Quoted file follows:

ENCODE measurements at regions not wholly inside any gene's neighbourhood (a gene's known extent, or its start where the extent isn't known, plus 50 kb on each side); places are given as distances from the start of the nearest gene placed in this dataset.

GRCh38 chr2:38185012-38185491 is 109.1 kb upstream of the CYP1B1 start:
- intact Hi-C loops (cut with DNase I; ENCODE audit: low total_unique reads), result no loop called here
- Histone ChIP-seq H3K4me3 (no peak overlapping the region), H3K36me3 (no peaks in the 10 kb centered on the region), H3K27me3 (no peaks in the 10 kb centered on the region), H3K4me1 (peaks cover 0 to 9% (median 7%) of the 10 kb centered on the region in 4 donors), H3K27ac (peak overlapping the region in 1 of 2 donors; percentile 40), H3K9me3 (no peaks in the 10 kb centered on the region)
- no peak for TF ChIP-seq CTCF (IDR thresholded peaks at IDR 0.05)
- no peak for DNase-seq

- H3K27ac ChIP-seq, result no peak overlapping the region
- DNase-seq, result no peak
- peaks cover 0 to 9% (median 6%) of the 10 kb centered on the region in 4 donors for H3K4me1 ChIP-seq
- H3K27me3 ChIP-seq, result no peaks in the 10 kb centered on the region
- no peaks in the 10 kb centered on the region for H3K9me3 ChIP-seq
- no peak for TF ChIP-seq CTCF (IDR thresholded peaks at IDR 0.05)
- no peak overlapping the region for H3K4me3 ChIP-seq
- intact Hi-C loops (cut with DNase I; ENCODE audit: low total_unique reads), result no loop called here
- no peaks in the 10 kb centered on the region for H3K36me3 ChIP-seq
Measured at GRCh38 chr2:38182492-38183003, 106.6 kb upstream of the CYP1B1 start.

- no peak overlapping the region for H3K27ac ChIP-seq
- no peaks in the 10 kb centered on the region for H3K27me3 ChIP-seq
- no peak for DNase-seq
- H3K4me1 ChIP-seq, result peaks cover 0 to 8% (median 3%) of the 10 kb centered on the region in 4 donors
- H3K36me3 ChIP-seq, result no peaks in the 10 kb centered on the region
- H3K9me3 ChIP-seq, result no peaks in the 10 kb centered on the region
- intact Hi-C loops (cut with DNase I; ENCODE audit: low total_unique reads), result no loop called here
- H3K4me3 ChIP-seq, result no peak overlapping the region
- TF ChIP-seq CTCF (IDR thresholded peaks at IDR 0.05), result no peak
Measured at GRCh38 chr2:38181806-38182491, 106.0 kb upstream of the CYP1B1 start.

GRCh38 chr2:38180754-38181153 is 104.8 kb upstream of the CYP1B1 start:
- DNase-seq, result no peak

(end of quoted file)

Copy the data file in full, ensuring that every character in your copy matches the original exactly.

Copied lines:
ENCODE measurements at regions not wholly inside any gene's neighbourhood (a gene's known extent, or its start where the extent isn't known, plus 50 kb on each side); places are given as distances from the start of the nearest gene placed in this dataset.

GRCh38 chr2:38185012-38185491 is 109.1 kb upstream of the CYP1B1 start:
- intact Hi-C loops (cut with DNase I; ENCODE audit: low total_unique reads), result no loop called here
- Histone ChIP-seq H3K4me3 (no peak overlapping the region), H3K36me3 (no peaks in the 10 kb centered on the region), H3K27me3 (no peaks in the 10 kb centered on the region), H3K4me1 (peaks cover 0 to 9% (median 7%) of the 10 kb centered on the region in 4 donors), H3K27ac (peak overlapping the region in 1 of 2 donors; percentile 40), H3K9me3 (no peaks in the 10 kb centered on the region)
- no peak for TF ChIP-seq CTCF (IDR thresholded peaks at IDR 0.05)
- no peak for DNase-seq

- H3K27ac ChIP-seq, result no peak overlapping the region
- DNase-seq, result no peak
- peaks cover 0 to 9% (median 6%) of the 10 kb centered on the region in 4 donors for H3K4me1 ChIP-seq
- H3K27me3 ChIP-seq, result no peaks in the 10 kb centered on the region
- no peaks in the 10 kb centered on the region for H3K9me3 ChIP-seq
- no peak for TF ChIP-seq CTCF (IDR thresholded peaks at IDR 0.05)
- no peak overlapping the region for H3K4me3 ChIP-seq
- intact Hi-C loops (cut with DNase I; ENCODE audit: low total_unique reads), result no loop called here
- no peaks in the 10 kb centered on the region for H3K36me3 ChIP-seq
Measured at GRCh38 chr2:38182492-38183003, 106.6 kb upstream of the CYP1B1 start.

- no peak overlapping the region for H3K27ac ChIP-seq
- no peaks in the 10 kb centered on the region for H3K27me3 ChIP-seq
- no peak for DNase-seq
- H3K4me1 ChIP-seq, result peaks cover 0 to 8% (median 3%) of the 10 kb centered on the region in 4 donors
- H3K36me3 ChIP-seq, result no peaks in the 10 kb centered on the region
- H3K9me3 ChIP-seq, result no peaks in the 10 kb centered on the region
- intact Hi-C loops (cut with DNase I; ENCODE audit: low total_unique reads), result no loop called here
- H3K4me3 ChIP-seq, result no peak overlapping the region
- TF ChIP-seq CTCF (IDR thresholded peaks at IDR 0.05), result no peak
Measured at GRCh38 chr2:38181806-38182491, 106.0 kb upstream of the CYP1B1 start.

GRCh38 chr2:38180754-38181153 is 104.8 kb upstream of the CYP1B1 start:
- DNase-seq, result no peak